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Benefits of Joint Applications for divorce

By Kerry Fox | June 26, 2016 | 0 Comments

Under the Family Law Rules, when applying for an uncontested divorce, you have the option of starting the Application and then serving it on the responding party, or else cooperating with your spouse and filing the Application, jointly, as co-applicants. The primary benefit of a joint application is that it doesn’t need to be filed…

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Can you benefit by not providing proper financial disclosure?

By Kerry Fox | June 22, 2016 | 0 Comments

According to the Court of Appeal in Gray v. Rizzi, the answer to the above question is ‘no’. In this case, a final order from 2005 awarded significant child and spousal support to the wife even though the husband, who was self-employed, had never made proper financial disclosure to the wife. Had he made the…

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Private case management in family law

By Kerry Fox | June 14, 2016 | 0 Comments

In 2015, a Toronto lawyer launched a private case management service for family law cases. Why would a litigant in family law consider such a service when there is already a version of case management in the court system? When parties are involved in court proceedings in Ontario, the process will include access to either…

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Threshold for establishing the need for an urgent motion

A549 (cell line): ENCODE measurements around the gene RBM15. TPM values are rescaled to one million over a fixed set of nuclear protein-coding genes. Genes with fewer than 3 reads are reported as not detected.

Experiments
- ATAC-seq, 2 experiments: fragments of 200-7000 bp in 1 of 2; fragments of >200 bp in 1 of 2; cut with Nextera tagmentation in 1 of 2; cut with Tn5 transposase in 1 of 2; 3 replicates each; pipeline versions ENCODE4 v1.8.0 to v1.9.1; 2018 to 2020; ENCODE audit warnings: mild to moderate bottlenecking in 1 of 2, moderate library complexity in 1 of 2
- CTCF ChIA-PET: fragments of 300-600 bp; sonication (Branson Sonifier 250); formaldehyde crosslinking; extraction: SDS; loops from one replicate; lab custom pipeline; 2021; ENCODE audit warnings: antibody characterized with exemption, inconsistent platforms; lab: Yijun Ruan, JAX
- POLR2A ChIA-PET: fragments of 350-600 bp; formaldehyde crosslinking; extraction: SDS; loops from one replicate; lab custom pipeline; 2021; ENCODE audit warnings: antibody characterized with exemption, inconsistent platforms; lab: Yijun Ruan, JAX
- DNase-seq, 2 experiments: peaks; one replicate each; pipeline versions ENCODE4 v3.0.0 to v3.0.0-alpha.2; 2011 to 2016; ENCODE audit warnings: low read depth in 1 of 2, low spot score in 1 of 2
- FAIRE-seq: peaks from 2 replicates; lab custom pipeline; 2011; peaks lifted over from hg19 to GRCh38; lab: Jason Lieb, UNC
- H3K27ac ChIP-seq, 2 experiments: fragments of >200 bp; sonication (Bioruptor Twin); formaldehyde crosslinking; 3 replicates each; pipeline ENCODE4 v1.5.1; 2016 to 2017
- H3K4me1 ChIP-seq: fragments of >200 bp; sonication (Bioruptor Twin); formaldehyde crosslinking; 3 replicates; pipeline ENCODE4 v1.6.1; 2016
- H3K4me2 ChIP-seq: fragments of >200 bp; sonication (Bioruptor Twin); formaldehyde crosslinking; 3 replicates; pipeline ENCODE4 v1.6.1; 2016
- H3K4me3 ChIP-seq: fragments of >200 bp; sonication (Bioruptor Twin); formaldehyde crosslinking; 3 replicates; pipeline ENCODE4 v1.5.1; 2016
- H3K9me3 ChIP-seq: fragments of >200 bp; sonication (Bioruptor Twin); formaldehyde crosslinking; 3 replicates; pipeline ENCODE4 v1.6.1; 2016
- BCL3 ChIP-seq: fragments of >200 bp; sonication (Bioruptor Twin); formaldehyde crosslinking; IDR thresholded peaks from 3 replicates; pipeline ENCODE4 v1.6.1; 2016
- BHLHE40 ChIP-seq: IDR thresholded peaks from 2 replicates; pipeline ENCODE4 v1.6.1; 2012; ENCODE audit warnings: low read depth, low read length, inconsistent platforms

By Kerry Fox | June 8, 2016 | 0 Comments

A recent Ottawa case is a reminder that the threshold for establishing the need for an urgent motion prior to a case conference is a very high one. Absent urgency or an emergency, parties are expected to attend a case conference prior to bringing a motion. What qualifies as urgency is based on a two…

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Best practices for dealing with joint debts

By Kerry Fox | May 27, 2016 | 0 Comments

Most couples who are separating have various debts in joint names- the mortgage, a secured or unsecured line of credit, and credit cards. Ideally, once you’ve separated, you want to separate your finances as soon as possible. Especially joint debts, because you can’t control if and when your spouse will decide to draw down the…

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When do the police have an obligation to enforce the terms of a custody/access order?

By Kerry Fox | May 20, 2016 | 0 Comments

In a recent family court case in Ontario, the Toronto police brought a motion to remove the police access provisions contained in a custody and access order. This motion was filed only 6 days after the original order (on consent) was made. Unless you have a clause in an order or an agreement requiring police…

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British company to lend money to fund Canadian divorce litigation

By Kerry Fox | May 13, 2016 | 0 Comments

If you stand to acquire substantial assets in your divorce, but you don’t have the money to pay a lawyer, Novitas, which is a U.K. firm specializing in lending money to fund divorce litigation, may be able to assist you. In the fall of 2016, the firm plans to open up an office in Toronto.…